100 PhDs for Africa programme: 2nd call for proposals

Excellence in Africa – 100 PhDs for Africa programme: The second call for proposals is open

The EXAF Centre is launching the second call for proposals of the “100 PhDs for Africa Programme”, as part of the Excellence in Africa initiative, jointly launched by UM6P (the Mohammed VI Polytechnic University in Morocco) and by EPFL (the Swiss Federal Institute of Technology in Lausanne).

The 100 PhDs for Africa programme will give to science and engineering graduates the opportunity to pursue a PhD at an African higher education institution. The PhD students benefiting from this programme will be jointly supervised by a professor of an African institution and by an EPFL professor. They will conduct their doctoral studies and their thesis research at their institution in Africa, and they will spend short periods of time at EPFL and at UM6P (summer and spring schools, workshops, conferences).

The first call for proposals is now open, with a deadline for applications set for 18 April 2023 (17:00 UTC+2). Talented master graduates who have the endorsement of a professor at an African higher education institution for PhD supervision are very welcome to apply.

We kindly invite you to disseminate this information on your website and, if possible, amongst your network of contacts. You will find here the application guidelines. Please feel free to contact us with any further questions (exaf@epfl.ch).

more information about the programme : link

End Peer Review?

Adam Mastroianni has an interesting post on the rise and fall of peer review. I found it interesting in that it looks at the history of peer review, and in that it asks a clear question: Is science better off because of peer review?

I think it’s worth a read, but I struggled with peer review being pitched as “an experiment”, and especially with the extrapolation from one “I posted this on PsyArXiv and got a lot of feedback” to this is what we should be doing. Would it scale? Would it be better? Would it be fairer or simply give even more weight to “prestige” and those in stable jobs with all the resources? Would we encourage even more hyperbole and select on eloquence?

Would there still be journals (or other recommendation services), and do we want to give more decision power to individual editors (and specific algorithms)? I’m just asking a lot of questions here, but I think that the answers need a careful distinction between journals, peer review, and for-profit publishers.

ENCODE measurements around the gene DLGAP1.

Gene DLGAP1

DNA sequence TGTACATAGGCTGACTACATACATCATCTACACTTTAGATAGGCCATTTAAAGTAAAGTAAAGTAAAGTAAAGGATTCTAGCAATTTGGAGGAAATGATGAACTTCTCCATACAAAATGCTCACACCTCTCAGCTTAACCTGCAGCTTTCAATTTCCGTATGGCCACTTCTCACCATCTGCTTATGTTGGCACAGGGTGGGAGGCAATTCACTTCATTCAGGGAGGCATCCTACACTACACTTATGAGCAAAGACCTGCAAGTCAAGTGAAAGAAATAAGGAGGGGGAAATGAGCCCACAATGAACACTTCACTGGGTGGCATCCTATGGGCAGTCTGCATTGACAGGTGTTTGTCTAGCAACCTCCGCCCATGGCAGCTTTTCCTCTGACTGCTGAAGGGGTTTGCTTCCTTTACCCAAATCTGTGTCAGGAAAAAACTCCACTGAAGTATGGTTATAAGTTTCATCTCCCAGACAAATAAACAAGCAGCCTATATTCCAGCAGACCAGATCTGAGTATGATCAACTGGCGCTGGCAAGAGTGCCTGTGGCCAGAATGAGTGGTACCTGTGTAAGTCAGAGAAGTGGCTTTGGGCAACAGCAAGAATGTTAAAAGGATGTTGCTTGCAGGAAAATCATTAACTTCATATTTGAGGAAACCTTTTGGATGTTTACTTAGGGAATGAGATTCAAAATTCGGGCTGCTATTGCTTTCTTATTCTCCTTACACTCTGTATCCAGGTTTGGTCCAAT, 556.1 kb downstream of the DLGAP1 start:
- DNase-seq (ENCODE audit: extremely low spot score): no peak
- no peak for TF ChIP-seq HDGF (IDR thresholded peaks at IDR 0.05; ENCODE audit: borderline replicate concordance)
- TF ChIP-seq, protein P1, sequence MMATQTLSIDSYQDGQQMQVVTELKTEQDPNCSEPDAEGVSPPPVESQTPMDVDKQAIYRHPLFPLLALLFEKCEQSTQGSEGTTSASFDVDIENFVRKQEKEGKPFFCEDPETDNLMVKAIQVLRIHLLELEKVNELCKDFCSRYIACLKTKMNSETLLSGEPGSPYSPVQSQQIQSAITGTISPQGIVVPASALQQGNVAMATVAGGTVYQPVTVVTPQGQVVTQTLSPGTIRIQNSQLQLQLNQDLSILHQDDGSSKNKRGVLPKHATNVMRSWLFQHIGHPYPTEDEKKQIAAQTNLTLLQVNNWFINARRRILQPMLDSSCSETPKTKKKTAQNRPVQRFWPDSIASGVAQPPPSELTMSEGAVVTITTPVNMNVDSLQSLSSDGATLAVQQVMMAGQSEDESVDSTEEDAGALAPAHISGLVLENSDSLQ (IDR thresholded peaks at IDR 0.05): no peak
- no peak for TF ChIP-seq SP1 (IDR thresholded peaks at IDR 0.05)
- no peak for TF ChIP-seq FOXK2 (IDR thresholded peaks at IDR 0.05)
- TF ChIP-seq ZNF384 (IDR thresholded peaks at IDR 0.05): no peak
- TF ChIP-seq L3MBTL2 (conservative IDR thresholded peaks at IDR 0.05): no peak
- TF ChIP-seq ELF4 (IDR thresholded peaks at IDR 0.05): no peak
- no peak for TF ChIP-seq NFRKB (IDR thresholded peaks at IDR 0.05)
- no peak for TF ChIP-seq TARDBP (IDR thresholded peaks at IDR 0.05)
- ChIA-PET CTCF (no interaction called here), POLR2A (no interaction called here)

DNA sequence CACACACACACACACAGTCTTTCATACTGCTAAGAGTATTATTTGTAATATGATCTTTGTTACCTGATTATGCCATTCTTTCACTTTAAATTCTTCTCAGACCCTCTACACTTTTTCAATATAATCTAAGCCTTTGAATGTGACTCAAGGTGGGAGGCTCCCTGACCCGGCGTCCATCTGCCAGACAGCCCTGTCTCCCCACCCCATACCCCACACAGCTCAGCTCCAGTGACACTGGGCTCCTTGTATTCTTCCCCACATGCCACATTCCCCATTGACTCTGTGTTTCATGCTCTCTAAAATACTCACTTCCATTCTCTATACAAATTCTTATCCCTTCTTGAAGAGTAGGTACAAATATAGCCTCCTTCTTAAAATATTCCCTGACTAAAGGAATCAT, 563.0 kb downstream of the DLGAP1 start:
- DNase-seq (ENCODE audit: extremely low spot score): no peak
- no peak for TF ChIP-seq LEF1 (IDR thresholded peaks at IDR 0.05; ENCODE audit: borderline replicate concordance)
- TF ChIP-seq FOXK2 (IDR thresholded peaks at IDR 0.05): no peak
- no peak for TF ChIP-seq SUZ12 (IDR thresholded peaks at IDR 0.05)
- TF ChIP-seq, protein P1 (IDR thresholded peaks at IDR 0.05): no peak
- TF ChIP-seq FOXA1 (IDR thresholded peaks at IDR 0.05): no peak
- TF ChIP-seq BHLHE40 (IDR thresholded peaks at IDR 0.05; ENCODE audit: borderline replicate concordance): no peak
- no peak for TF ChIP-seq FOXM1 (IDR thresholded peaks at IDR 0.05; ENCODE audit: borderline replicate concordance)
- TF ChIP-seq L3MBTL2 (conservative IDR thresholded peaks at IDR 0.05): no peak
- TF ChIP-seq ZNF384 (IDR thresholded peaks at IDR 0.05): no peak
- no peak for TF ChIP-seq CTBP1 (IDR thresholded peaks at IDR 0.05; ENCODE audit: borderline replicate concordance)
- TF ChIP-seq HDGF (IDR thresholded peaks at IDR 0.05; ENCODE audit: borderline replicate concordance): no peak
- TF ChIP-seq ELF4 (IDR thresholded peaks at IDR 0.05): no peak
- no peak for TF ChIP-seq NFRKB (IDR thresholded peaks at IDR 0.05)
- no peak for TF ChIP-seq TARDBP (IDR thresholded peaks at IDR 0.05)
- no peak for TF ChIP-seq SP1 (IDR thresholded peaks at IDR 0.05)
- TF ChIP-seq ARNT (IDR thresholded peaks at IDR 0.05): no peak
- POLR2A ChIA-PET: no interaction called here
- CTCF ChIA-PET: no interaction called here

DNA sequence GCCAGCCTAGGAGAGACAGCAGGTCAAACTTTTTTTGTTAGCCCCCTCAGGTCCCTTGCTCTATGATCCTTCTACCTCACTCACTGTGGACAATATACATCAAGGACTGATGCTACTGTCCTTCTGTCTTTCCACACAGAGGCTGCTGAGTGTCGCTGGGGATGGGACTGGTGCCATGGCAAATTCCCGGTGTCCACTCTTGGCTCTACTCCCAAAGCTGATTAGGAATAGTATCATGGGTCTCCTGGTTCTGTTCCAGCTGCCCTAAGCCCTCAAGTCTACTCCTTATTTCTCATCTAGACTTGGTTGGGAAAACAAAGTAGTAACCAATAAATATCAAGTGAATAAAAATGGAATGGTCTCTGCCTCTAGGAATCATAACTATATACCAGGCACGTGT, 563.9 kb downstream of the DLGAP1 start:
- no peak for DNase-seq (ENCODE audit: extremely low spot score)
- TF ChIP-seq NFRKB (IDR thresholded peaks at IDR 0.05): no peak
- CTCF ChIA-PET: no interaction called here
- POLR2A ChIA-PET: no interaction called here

School book knowledge…

School books can be gems… here’s a timeline of important events, apparently. Quite a particular perspective on the world, and a particular perspective on science and inventions, where the typical case is one person (usually a man) single-handedly achieved something.

Young World 4, Activity Book, © 2015 Klett und Balmer Verlag

Like “James Watt invented the steam engine.” James Watt shares the honour with Matthew Boulton on the £50 note. For inventing the steam engine? Nope, for making “revolutionary changes to the efficiency of the steam engine”, and Boulton to “market steam engines”.

Wikipedia knows of historical precedents from the first century AD, and Thomas Savery as the first to use a steam engine commercially.

Wikipedia

I recognize that school books need to simplify and leave out details, but we can also simplify in a way that doesn’t pretend that history is the act of “great men”. A language book is maybe not the place to nitpick about stuff like whether a railway line in 1845 that ended in Switzerland should be counted, rather than the first internal line in 1847 which is mentioned, or discuss that there are other ways to count the length of World War II.

But why is there Ferdinand Magellan all on his own, who didn’t actually complete the circumnavigation, and none of the 200+ staff (some of whom actually did sail around the world)?

Hopefully, I need not say much about “1492 Christopher Columbus discovered America.” But it struck me how Columbus is greatly under-credited in history: Not only did he “discover” America (never mind indigenous peoples, never mind Norse colonization), but he can obviously see into the future (I’ve never seen him credited for that…!): when he discovered those lands, he already knew that 15 years later two German cartographers would name those lands after Amerigo Vespucci and the name will stick. ⸮⸮⸮

OK, we’ll probably want to leave irony out of school books in primary school, but can we try harder? I’m all for simplification, but perhaps a less Eurocentric one where we don’t celebrate individuals and ignore everyone else who contributed…?!